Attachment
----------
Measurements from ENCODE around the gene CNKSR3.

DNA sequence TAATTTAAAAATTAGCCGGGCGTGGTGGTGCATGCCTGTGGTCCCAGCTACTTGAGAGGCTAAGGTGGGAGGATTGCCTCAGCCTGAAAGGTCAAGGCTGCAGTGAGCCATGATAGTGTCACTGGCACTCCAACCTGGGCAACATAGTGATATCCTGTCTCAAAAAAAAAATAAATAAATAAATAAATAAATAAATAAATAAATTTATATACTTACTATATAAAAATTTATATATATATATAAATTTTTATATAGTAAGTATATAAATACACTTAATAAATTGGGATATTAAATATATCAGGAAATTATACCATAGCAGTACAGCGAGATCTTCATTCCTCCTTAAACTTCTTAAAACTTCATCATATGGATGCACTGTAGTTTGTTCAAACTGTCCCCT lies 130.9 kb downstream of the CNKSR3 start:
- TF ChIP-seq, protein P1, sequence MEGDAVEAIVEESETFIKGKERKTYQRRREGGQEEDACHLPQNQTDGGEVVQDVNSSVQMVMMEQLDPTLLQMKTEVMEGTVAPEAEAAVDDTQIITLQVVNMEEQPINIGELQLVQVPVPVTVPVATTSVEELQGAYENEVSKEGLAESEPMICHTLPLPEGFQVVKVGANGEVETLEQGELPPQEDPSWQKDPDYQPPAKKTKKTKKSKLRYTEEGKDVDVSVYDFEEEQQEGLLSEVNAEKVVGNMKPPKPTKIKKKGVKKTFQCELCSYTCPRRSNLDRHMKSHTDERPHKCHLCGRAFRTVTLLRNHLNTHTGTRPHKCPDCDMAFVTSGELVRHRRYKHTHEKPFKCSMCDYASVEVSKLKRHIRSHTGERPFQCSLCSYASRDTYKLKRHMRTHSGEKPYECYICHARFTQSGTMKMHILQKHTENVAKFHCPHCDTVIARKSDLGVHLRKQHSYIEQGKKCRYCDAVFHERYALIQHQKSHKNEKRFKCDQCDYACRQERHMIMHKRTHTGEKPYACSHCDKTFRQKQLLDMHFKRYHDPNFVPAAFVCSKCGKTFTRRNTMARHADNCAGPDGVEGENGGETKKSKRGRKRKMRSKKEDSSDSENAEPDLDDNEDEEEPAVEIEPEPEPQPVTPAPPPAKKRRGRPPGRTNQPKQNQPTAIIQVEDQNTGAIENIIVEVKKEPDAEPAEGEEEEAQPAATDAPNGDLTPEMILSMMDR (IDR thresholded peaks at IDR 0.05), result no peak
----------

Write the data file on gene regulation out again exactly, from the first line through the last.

Measurements from ENCODE around the gene CNKSR3.

DNA sequence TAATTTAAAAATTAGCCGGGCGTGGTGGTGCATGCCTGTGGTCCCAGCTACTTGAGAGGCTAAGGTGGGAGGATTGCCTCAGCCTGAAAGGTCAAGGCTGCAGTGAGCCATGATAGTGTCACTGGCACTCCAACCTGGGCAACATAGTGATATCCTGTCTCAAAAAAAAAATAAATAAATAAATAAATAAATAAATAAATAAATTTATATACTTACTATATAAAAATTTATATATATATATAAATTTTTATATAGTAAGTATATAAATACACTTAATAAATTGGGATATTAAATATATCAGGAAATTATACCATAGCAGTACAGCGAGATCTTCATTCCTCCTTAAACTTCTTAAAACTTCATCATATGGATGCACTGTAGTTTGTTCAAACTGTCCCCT lies 130.9 kb downstream of the CNKSR3 start:
- TF ChIP-seq, protein P1, sequence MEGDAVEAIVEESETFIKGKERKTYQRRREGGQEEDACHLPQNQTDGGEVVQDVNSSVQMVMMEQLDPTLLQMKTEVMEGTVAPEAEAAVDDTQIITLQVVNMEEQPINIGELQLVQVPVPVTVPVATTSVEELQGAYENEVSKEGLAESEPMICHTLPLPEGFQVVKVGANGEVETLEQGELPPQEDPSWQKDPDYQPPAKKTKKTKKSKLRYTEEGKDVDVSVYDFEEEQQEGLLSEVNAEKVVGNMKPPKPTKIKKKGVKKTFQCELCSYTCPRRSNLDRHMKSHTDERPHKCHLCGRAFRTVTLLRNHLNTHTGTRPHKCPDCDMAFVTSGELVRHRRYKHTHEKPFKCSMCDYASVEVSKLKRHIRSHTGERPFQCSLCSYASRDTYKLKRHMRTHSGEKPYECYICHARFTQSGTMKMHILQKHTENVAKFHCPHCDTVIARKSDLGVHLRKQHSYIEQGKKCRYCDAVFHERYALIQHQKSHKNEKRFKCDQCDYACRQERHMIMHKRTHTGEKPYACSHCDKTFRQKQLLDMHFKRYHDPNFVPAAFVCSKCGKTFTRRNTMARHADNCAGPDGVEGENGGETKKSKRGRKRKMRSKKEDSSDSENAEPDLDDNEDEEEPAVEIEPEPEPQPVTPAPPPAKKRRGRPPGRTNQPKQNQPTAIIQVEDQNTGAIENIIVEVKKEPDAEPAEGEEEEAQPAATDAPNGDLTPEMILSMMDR (IDR thresholded peaks at IDR 0.05), result no peak